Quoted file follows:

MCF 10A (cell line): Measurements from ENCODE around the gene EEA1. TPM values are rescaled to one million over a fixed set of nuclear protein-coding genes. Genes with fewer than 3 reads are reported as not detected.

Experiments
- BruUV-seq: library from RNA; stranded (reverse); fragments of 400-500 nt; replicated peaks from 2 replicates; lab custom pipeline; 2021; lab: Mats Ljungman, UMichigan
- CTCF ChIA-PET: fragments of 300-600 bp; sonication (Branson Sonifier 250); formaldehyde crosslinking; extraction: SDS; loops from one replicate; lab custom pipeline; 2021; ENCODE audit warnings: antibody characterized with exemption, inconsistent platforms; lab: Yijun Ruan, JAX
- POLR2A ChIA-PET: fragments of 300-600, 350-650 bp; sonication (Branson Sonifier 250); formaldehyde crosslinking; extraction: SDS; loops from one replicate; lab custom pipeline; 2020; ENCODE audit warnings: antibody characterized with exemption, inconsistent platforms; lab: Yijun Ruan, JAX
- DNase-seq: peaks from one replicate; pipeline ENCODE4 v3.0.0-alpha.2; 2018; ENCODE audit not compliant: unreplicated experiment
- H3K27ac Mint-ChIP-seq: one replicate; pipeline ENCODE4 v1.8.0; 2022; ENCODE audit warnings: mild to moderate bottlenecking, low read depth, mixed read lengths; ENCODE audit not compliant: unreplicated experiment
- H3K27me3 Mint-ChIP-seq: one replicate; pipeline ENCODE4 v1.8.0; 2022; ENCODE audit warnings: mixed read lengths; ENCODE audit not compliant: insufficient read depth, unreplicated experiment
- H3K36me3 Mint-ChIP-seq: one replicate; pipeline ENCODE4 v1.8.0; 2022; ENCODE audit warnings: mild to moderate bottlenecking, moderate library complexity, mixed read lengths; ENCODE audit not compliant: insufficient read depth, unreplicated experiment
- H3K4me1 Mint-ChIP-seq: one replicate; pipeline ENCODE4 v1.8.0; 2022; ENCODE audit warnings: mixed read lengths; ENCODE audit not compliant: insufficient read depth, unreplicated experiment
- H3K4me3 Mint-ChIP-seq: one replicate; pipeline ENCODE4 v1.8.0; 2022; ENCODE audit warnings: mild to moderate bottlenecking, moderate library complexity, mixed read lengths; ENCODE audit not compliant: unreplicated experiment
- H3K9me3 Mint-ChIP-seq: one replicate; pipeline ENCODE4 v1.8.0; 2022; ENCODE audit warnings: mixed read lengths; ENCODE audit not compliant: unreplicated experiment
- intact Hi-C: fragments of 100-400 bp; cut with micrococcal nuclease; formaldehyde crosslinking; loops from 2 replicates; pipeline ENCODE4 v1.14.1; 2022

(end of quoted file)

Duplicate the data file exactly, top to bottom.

MCF 10A (cell line): Measurements from ENCODE around the gene EEA1. TPM values are rescaled to one million over a fixed set of nuclear protein-coding genes. Genes with fewer than 3 reads are reported as not detected.

Experiments
- BruUV-seq: library from RNA; stranded (reverse); fragments of 400-500 nt; replicated peaks from 2 replicates; lab custom pipeline; 2021; lab: Mats Ljungman, UMichigan
- CTCF ChIA-PET: fragments of 300-600 bp; sonication (Branson Sonifier 250); formaldehyde crosslinking; extraction: SDS; loops from one replicate; lab custom pipeline; 2021; ENCODE audit warnings: antibody characterized with exemption, inconsistent platforms; lab: Yijun Ruan, JAX
- POLR2A ChIA-PET: fragments of 300-600, 350-650 bp; sonication (Branson Sonifier 250); formaldehyde crosslinking; extraction: SDS; loops from one replicate; lab custom pipeline; 2020; ENCODE audit warnings: antibody characterized with exemption, inconsistent platforms; lab: Yijun Ruan, JAX
- DNase-seq: peaks from one replicate; pipeline ENCODE4 v3.0.0-alpha.2; 2018; ENCODE audit not compliant: unreplicated experiment
- H3K27ac Mint-ChIP-seq: one replicate; pipeline ENCODE4 v1.8.0; 2022; ENCODE audit warnings: mild to moderate bottlenecking, low read depth, mixed read lengths; ENCODE audit not compliant: unreplicated experiment
- H3K27me3 Mint-ChIP-seq: one replicate; pipeline ENCODE4 v1.8.0; 2022; ENCODE audit warnings: mixed read lengths; ENCODE audit not compliant: insufficient read depth, unreplicated experiment
- H3K36me3 Mint-ChIP-seq: one replicate; pipeline ENCODE4 v1.8.0; 2022; ENCODE audit warnings: mild to moderate bottlenecking, moderate library complexity, mixed read lengths; ENCODE audit not compliant: insufficient read depth, unreplicated experiment
- H3K4me1 Mint-ChIP-seq: one replicate; pipeline ENCODE4 v1.8.0; 2022; ENCODE audit warnings: mixed read lengths; ENCODE audit not compliant: insufficient read depth, unreplicated experiment
- H3K4me3 Mint-ChIP-seq: one replicate; pipeline ENCODE4 v1.8.0; 2022; ENCODE audit warnings: mild to moderate bottlenecking, moderate library complexity, mixed read lengths; ENCODE audit not compliant: unreplicated experiment
- H3K9me3 Mint-ChIP-seq: one replicate; pipeline ENCODE4 v1.8.0; 2022; ENCODE audit warnings: mixed read lengths; ENCODE audit not compliant: unreplicated experiment
- intact Hi-C: fragments of 100-400 bp; cut with micrococcal nuclease; formaldehyde crosslinking; loops from 2 replicates; pipeline ENCODE4 v1.14.1; 2022